Last month, id Software released Doom, a high-octane remake of the genre-defining classic. It’s been more than 20 years since the original, which means that many young gamers are coming to the series without much sense of its history. Fortunately for them, the birth of Doom was extensively documented by David Kushner in his 2003 book Masters of Doom, for which Kushner spent months living in Dallas and hanging out with the creators of the game.

“It was just this incredible moment in time that I was fortunate enough to be able to be there and capture,” Kushner says in Episode 207 of the Geek’s Guide to the Galaxy podcast.

The original Doom featured an impressive array of innovations. Its multiplayer abilities laid the groundwork for the eSports boom, its easily hacked data files popularized modding, and its novel shareware distribution model allowed it to reach an unprecedented number of computers. And in an era dominated by Nintendo’s family-friendly approach, id was defiantly transgressive.

“They were these guys who wanted to have heavy metal gaming,” Kushner says. “Heavy metal, science fiction, blood and guts gaming. So that’s what they made.”

But by far Doom’s most striking feature was its graphics engine, developed by genius coder John Carmack, which was able to render moody full-screen environments at breakneck speed.

“Carmack was the guy who was creating this incredibly powerful, robust computer engine that could run this, and display graphics that no one had ever seen before,” says Kushner.

Among Carmack’s many fans is Palmer Luckey, developer of Oculus Rift, who got interested in virtual reality after reading Masters of Doom. The admiration goes both ways—Carmack was so impressed with Luckey’s work that he left id Software in 2013 in order to take a job as CTO at Oculus. The move surprised many, but it makes perfect sense in light of Carmack’s lifelong interest in the transformative power of virtual reality.

“In a virtual world there are unlimited resources,” says Kushner. “Someone who’s living in squalor could live in a mansion in virtual reality.”

Listen to our complete interview with David Kushner in Episode 207 of Geek’s Guide to the Galaxy (above), and read some highlights from the discussion below. For more of Kushner’s videogame journalism, check out his new audiobook Prepare to Meet Thy Doom.

David Kushner on John Carmack:

“His mother didn’t think that pursuing a career in gaming was really viable. This was a different era, keep in mind, so maybe parents had a reason to think that. I don’t know that he even really was thinking so much about his career, he just wanted to make cool games and cool programs. He really wanted an Apple II, and his parents wouldn’t get it for him, so he decided to make some homemade thermite, which is an explosive, and he went to the school with some friends, and put some thermite on a window, and was able to burn a hole through the window. They got in and stole computers, and he ended up getting busted and sent to a juvenile home. So as I said in the book, the other kids were in there for drugs, and he was in there for an Apple II.”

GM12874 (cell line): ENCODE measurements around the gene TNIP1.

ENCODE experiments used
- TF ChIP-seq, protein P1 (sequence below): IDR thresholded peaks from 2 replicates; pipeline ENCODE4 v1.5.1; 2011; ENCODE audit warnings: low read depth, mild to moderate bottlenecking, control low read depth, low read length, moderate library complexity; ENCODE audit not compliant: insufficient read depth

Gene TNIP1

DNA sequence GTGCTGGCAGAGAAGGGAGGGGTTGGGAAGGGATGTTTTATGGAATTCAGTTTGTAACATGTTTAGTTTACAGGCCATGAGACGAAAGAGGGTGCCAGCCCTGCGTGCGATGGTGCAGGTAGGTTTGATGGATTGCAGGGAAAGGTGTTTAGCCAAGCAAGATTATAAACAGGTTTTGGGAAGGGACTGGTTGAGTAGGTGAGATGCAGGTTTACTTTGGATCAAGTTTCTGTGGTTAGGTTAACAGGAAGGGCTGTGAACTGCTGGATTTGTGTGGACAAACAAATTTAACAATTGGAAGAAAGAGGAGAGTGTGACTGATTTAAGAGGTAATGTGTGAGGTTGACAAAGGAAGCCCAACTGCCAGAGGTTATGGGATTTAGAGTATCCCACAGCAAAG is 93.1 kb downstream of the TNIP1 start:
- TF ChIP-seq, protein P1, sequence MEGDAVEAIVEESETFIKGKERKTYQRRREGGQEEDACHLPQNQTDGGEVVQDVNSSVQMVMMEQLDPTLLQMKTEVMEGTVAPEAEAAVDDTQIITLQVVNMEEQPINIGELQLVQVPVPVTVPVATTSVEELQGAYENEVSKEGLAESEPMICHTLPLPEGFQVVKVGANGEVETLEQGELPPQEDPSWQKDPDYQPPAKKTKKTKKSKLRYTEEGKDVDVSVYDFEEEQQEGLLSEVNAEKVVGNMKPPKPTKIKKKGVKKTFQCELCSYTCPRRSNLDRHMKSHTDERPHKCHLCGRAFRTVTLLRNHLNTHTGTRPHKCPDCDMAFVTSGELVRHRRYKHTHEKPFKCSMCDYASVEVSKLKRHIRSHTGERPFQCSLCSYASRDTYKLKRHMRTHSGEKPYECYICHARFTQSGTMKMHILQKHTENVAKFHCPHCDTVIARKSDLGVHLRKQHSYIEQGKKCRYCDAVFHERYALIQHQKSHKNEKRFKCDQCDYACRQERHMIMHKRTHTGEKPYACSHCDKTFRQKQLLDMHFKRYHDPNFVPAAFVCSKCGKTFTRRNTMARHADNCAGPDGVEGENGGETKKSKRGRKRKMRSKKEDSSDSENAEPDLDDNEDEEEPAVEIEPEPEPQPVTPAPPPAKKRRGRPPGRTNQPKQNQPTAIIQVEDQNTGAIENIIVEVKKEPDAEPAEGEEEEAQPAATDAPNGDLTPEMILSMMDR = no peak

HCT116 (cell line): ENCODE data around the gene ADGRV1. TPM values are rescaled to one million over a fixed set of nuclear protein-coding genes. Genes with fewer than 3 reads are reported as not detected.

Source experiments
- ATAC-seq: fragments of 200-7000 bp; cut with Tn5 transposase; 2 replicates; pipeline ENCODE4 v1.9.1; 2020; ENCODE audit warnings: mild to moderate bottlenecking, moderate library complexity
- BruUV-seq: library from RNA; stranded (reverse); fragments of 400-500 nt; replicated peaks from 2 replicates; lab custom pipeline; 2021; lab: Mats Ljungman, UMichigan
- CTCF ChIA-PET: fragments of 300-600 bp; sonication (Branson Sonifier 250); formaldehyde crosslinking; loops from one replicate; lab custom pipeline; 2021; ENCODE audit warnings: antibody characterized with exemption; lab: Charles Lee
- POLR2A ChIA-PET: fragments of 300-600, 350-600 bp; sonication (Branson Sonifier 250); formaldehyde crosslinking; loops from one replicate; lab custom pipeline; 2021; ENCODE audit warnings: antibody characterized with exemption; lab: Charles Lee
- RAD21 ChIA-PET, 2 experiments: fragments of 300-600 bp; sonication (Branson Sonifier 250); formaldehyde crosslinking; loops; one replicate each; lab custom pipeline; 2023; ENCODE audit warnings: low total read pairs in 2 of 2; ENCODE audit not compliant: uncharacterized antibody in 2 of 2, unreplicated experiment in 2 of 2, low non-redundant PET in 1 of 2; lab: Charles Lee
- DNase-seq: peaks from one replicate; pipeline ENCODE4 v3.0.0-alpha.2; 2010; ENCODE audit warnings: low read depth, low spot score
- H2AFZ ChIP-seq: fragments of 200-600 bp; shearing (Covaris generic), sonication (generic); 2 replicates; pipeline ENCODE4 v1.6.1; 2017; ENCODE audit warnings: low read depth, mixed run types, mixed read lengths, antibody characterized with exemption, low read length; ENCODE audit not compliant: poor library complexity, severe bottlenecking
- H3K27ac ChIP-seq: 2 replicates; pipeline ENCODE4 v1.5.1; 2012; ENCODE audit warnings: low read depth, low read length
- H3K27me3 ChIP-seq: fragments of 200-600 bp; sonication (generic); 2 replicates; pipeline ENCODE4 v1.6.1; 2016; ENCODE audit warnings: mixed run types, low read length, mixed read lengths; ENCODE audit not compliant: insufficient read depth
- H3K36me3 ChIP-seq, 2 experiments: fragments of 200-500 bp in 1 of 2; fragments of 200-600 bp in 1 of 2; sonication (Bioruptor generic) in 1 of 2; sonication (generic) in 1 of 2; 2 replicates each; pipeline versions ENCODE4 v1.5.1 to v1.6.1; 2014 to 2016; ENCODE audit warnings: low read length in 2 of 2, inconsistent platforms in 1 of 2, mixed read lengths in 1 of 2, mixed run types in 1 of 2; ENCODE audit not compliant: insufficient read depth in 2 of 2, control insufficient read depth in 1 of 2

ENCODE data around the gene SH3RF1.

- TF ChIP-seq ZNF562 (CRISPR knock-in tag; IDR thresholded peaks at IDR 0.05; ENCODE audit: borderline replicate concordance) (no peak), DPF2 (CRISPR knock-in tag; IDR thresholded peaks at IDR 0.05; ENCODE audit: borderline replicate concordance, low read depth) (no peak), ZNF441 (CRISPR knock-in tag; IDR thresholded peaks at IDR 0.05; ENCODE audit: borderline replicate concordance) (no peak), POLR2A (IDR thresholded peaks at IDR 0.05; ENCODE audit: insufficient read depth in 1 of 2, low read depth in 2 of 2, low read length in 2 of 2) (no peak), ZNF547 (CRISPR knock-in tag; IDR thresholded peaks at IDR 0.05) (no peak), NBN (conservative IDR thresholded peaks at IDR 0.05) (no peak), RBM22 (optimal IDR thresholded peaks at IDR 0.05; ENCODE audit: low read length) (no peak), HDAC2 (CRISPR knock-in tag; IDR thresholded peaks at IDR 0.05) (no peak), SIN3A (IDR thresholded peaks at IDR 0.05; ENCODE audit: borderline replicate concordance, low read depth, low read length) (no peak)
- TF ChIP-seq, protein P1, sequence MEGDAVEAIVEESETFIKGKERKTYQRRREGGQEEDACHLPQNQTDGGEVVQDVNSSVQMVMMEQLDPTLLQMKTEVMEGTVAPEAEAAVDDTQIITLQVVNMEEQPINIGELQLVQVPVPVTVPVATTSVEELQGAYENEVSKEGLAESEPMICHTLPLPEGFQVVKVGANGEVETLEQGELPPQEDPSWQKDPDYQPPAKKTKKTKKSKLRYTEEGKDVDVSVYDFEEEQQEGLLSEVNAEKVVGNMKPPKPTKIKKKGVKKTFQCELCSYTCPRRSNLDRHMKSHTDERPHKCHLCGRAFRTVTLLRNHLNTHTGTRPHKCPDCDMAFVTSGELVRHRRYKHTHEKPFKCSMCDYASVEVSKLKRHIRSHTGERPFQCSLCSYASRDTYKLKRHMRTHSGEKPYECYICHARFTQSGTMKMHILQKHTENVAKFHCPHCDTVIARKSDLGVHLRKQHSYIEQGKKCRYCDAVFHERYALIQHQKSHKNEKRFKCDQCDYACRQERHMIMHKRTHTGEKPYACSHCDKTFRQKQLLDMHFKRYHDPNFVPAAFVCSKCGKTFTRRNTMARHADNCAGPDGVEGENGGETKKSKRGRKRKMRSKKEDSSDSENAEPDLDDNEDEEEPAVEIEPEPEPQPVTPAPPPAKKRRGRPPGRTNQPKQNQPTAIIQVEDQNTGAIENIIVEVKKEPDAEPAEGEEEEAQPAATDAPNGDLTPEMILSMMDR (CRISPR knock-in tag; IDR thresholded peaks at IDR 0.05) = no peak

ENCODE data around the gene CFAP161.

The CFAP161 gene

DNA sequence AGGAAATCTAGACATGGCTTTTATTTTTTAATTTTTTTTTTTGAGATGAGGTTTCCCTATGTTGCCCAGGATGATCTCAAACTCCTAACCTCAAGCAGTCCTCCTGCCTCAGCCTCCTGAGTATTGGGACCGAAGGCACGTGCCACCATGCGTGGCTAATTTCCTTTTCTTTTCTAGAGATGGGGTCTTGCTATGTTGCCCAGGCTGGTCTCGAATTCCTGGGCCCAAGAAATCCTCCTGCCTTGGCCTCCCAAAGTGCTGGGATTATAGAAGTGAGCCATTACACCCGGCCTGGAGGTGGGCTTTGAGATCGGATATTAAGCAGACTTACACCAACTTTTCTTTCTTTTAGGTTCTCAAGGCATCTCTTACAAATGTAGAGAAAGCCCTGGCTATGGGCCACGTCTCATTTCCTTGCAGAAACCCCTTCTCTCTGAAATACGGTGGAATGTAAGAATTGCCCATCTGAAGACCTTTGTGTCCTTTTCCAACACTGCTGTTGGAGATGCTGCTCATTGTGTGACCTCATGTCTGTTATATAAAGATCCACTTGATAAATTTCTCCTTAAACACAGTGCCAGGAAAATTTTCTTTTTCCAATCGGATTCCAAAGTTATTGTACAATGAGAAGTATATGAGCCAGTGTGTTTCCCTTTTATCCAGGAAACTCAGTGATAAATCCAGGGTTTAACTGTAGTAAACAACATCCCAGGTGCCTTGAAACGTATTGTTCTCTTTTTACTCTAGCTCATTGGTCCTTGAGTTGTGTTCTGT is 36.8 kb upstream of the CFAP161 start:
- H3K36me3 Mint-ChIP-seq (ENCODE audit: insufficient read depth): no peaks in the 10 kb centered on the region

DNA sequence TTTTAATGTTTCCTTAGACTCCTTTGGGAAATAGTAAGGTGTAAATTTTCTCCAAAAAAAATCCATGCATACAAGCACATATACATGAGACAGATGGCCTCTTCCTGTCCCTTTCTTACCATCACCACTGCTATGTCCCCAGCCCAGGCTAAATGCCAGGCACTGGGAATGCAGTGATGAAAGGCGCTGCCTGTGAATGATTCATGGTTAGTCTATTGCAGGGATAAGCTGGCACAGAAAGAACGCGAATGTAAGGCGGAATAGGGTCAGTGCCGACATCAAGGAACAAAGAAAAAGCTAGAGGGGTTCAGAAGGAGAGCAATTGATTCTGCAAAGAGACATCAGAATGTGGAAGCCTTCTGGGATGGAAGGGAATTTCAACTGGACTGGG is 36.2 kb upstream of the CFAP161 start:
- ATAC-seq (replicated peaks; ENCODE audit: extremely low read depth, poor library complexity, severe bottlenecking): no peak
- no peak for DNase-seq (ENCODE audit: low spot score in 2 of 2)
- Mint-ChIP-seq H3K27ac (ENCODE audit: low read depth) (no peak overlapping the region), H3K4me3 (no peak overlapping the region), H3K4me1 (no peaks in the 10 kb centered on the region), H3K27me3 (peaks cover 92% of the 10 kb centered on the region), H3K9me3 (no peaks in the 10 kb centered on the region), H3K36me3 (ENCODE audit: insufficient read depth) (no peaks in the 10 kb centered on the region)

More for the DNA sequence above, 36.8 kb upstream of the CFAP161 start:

David Kushner on John Carmack’s Dungeons & Dragons campaign:

“‘Quake‘ was a character in their D&D campaign, the ‘Daikatana‘ — which was a game that Romero later put out—was a weapon in their game, so yes, they did kind of live out their fantasies and conflicts in their Dungeons & Dragons campaigns. … The campaign is something that has its own rules, and in a way it’s like a virtual world that just exists in everybody’s heads, and maybe on paper, and Romero did violate a rule that Carmack had set up, which was basically that he summoned the demons from hell, who then destroyed the world. So it was interesting, because it did foreshadow a lot. It foreshadowed games that they made, it foreshadowed conflicts that they had, so it was an interesting part of their story.”

David Kushner on Ion Storm:

“Romero got this 20,000 square foot penthouse office on the top of the Chase Banking Building in Dallas. … It actually had a glass ceiling, and it looked cool, but when you realize that you’re 50 stories up toward the Dallas sun, that’s not a great thing. They had to spend tons of money trying to keep the sun out, because not only is it hot, but when you’re making games, the worst thing you can have is the sun glaring onto your screen. … I was actually there when this was going on, and it was hysterical because one day one guy just said ‘screw it,’ and he went to Home Depot and came back with this thick black tarp, and they rolled it over all the cubicles, so that when you walked in all you saw were these big black mounds.”

David Kushner on the controversy surrounding Doom:

Doom got blamed for an early school shooting, and then of course for Columbine. … There was a bit of a generation gap, where you had people who’d never played it, and didn’t really know anything about it other than it was called Doom and there were demons in it. Doom, just like D&D and just like Judas Priest, got a lot of the blame for destroying the fabric of youth culture, but now that all seems pretty silly. … They used to worry about Elvis Presley, that showing him from the waist down on TV dancing would destroy people’s minds. … This is a pattern that repeats itself—something that’s new, something that’s coming out of youth culture, people don’t understand it, they’re afraid of it, and then it becomes normalized.”

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